“There’s been a lot of nonsense spoken about stars thinking selling is beneath them,” he said. “When the style of product demands a star then we shall use one. After all, they’ve reached the top because they are good personalities and good actors.

“When we want them and can afford them then we shall use them to good advantage.” Then he added: “Equally when the occasion rises we shall use unknowns. Each will have his or her purpose.”



Next I met Don Archer of Bantock Productions — an Englishman who went to America and then started a TV Company in London to advise agencies and their clients on the right way to produce commercials.

He doesn’t believe in stars. He says: “When you have a star, the public know that the star is being paid to sell the product and they immediately tend to disbelieve the message.

“The object of a commercial is to sell sincerely — to point out why this article is better than that one. In other words, to appeal to the viewers’ common sense.”

He went on to say that the ideal way of advertising on television is to let the product speak for itself. There is no need to have a demonstrator if the article is shown. For instance, if it is a refrigerator, the viewer can sit back and see this shelf and that storage compartment with just a voice explaining how it works.

“Relaxed” is a word Don Archer uses constantly. “Believability” is another — by this he means that overselling is as much a crime as underselling. He really believes that commercial television will act as a general stimulus to the country. People will see more things that they want and will work harder to get them.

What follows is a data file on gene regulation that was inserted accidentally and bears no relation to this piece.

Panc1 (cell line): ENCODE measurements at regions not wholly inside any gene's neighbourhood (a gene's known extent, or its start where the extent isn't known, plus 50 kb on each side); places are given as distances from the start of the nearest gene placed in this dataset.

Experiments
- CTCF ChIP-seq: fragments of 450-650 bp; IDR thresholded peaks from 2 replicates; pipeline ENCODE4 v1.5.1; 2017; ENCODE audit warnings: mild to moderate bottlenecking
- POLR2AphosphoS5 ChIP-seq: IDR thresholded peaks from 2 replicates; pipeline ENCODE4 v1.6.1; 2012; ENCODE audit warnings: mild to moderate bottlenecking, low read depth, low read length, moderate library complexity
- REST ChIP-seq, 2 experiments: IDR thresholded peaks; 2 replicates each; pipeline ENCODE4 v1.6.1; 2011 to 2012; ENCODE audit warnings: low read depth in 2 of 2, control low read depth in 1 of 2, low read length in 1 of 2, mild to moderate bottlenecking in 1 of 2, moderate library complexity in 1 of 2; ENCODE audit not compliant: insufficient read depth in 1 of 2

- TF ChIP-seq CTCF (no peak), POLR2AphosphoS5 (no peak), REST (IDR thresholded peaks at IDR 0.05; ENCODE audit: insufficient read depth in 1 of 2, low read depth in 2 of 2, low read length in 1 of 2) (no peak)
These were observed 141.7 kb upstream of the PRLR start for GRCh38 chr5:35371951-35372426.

He categorically states that the power of advertising is the basic cause of the high standard of living in the States and he believes that, in time, it will have a similar effect over here.

He also says that what is good advertising for the London area will not appeal in the North and has opened an office in Manchester to advise people up there along those lines.

I have seen quite a few of these commercial spots and whether they have been cartoons, dramatic episodes or song jingles they have been entertaining and all in the best of good taste. In this country a very strict code of ethics rules advertising and it has been observed and upheld strictly on television.

£1,000 a Minute

Celebrities will rub shoulders with unknowns and remembering how you, the viewers, have promoted some of the BBC’s television announcers into nationwide personalities, it is amusing to speculate who, from the many unknowns of today, you will have elevated to a similar status in a few months’ time.

And here is a final thought. The cost of filming an average one minute commercial works out at about £400 [£8,350 in today’s money allowing for inflation – Ed] — and this is one that does not employ a star. A cartoon costs more than £1,000 [£21,000]. In many cases this is more money than many a half hour show costs, so there seems little doubt that with not only the ITA programmes and the commercials but also the BBC’s counter-attack ones, you are going to find it very hard to leave your sets and select a time to make your tea and sandwiches.

I only hope none of you will starve to death for the sake of entertainment!

About the author

Geoffrey Kino wrote for TV Mirror magazine